The finished piece is dried until it is like leather. Then it is sanded. Modern pueblo potters may use anything from corn cobs or pieces of lava to window screen and commercial sandpaper, according to Stephen Trimble. The sanded pot is decorated or carved with designs, covered with a clay slip thinner than the clay used for the body of the pot, and while the slip is still damp, it is burnished using rounded stones handed down from generation to generation of potters. Burnishing gives Native American pottery its satiny finish.

The slip may be the same or a different color from the pottery it covers. It may only be used to cover part of the ceramic. San Ildefonso potters Maria and Julian Martinez developed their signature black on black style when Julian experimented by painting designs on one of Maria's polished black pots using the same black slip she'd used for burnishing. After these pots were fired, they emerged with matte black designs on a polished black background.

Once a piece is slipped and burnished, the potter may add a painted design. Many potters dislike commercial paint brushes and carefully draw their patterns with traditional brushes made of dried yucca leaf chewed so that the exact number of fibers wanted are left at the end of the yucca brush.

Paints are hand mixed, too. Most pueblo tribes use what they call boiled wild spinach (Rocky Mountain bee plant and tansy mustard) to create black pigment. Red, white and yellow come from ground minerals taken from rocks and clays.

The final step is firing the pottery. Open kiln firing is a hazardous, smelly process. Some southeast coast tribes dig shallow fire pits lined with heat deflecting materials such as ashes, flat rocks or sand. The Cherokee traditionally built an earthen mound three to four feet high with draft holes in the bottom. In the center of this mound they layered pottery and wood chips. Then the pots were baked for up to four days. The result was a very hard black pottery. (Making Native American Pottery)

Pueblo potters use a flat protected area with a grate set several inches off the ground so that they can place the pieces to be fired on the grate and put kindling underneath. While southeastern potters use a mix of hard and softwoods for the initial fire, in Arizona and New Mexico where wood is more difficult to come by, potters use slabs of bark, hot burning juniper wood and cow and sheep dung. A barrier may be used to shield the open kiln from the constant winds of the southwest.

The first part of firing oxidizes the pottery: The higher the temperature, the harder the pottery and the better the colors. The open kiln method slow heats the pots to a red-orange and then to a cherry red color. Baked at this temperature for at least two hours, the pottery reaches the maximum hardness possible using this type of kiln.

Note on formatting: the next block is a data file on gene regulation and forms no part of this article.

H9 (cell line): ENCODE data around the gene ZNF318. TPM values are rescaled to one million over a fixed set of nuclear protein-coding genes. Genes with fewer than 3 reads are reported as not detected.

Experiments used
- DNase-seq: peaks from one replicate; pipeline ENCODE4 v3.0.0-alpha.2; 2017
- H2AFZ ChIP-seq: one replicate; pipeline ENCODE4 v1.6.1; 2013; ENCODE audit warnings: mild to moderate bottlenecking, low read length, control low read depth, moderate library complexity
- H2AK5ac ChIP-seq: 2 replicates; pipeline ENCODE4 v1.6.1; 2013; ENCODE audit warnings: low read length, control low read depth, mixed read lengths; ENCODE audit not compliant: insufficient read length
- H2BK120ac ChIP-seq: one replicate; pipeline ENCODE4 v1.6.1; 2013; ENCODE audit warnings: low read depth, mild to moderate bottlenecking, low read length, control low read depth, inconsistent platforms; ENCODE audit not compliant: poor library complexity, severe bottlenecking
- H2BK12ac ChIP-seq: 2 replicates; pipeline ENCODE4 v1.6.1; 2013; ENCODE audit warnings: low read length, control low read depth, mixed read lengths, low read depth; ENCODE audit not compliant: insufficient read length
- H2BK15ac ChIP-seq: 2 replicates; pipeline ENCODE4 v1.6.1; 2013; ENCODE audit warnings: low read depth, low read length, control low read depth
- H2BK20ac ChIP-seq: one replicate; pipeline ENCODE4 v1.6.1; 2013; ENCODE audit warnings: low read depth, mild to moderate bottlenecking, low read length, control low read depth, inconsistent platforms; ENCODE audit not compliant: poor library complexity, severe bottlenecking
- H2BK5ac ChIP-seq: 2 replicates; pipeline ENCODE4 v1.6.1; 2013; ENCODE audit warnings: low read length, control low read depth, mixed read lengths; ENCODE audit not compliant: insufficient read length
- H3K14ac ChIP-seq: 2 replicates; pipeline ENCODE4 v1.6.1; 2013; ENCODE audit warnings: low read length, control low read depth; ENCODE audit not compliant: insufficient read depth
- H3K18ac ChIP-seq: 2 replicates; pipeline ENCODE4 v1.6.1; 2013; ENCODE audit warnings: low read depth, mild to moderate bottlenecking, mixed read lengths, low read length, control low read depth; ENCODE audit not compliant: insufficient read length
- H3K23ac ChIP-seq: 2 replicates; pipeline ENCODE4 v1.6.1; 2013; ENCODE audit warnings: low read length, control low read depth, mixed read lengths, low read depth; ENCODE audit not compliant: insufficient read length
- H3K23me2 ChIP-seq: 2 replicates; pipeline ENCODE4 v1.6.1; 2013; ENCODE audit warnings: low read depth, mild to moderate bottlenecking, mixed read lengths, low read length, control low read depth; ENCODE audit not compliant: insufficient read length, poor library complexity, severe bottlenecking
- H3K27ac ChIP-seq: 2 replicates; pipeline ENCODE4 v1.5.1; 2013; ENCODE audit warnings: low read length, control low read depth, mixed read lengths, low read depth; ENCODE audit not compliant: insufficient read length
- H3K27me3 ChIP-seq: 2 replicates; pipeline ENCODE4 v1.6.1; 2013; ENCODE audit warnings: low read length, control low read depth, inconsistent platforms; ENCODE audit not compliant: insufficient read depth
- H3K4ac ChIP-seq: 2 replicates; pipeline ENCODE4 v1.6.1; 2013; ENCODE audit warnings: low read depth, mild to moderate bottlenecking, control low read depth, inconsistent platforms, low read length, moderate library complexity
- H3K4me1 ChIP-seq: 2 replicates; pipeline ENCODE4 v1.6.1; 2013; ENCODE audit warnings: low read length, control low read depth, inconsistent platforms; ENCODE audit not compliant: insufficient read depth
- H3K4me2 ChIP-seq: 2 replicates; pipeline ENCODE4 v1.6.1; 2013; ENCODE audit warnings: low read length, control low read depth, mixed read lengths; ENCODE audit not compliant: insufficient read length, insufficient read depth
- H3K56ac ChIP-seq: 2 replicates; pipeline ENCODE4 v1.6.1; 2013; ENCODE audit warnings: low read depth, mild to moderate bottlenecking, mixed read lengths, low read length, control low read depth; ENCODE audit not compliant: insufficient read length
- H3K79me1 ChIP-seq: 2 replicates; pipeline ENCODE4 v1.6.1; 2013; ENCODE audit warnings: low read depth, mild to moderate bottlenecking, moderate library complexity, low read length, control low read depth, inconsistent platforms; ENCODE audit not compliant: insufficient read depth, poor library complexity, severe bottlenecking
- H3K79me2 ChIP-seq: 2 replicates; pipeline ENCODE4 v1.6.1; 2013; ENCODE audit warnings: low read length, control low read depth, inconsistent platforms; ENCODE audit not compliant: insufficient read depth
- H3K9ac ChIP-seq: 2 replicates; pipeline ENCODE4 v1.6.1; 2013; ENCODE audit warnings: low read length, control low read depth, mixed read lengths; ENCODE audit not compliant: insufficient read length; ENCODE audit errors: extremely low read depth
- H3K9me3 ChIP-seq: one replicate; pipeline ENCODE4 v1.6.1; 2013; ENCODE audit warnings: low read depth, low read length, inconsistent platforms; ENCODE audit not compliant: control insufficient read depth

When the pottery has baked to the right hardness, the fire is reduced or smothered with fine manure which prevents oxygen from reaching the pottery. Total reduction produces black pottery; partial reduction allows the colors to come out. At the right moment the kiln is dismantled and the hot finished ceramics are removed using a pole or a pitchfork.

Looking back, we can see that a lot of work went into making each piece. What if it explodes or cracks during firing? It's part of being a potter. Most potters keep a few of their pieces that cracked during firing. It's part of the traditional way.

Source: http://www.coyotesgame.com/NApotinfo.html

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Item Information
Object Name/Title: Pottery
Catalog Number: SAPR 002
Classification: History/Native American
Artist/Maker:
Eminent Figure/Organization: Creek Indian Tribe
Place of Manufacture: North America
Medium/Materials:Sand/Clay
Measurements:180mm long x 65mm wide x 65mm high / 4oz.
Date Manufactured:
Use Date:
Historical/Cultural Period: Native American
Cultural ID:
Key Descriptor:Pottery, Bowl Rim, Native American, Creek, Muskegee
Description:Large piece of gray/white pottery. Top portion of bowl with handle. Sunburst shaped etchings.





------------------------------------------------------------------------------

Item Information
Object Name/Title: Pottery Shards
Catalog Number: SAPR 003
Classification: History/Native American
Artist/Maker:
Eminent Figure/Organization: Creek Indian Tribe
Place of Manufacture: North America
Medium/Materials:Sand/Clay
Measurements:Various sizes
Date Manufactured:
Use Date:
Historical/Cultural Period: Native American
Cultural ID:
Key Descriptor:Pottery, Shards, Native American, Creek, Muskegee
Description:22 pieces of broken pottery some with designs.






------------------------------------------------------------------------------

Item Information
Object Name/Title: Pottery Shards
Catalog Number: SAPR 004
Classification: History/Native American
Artist/Maker:
Eminent Figure/Organization: Creek Indian Tribe
Place of Manufacture: North America
Medium/Materials:Sand/Clay
Measurements:Various sizes
Date Manufactured:
Use Date:
Historical/Cultural Period: Native American
Cultural ID:
Key Descriptor:Pottery, Shards, Native American, Creek, Muskegee
Description:24 pieces of broken pottery some with designs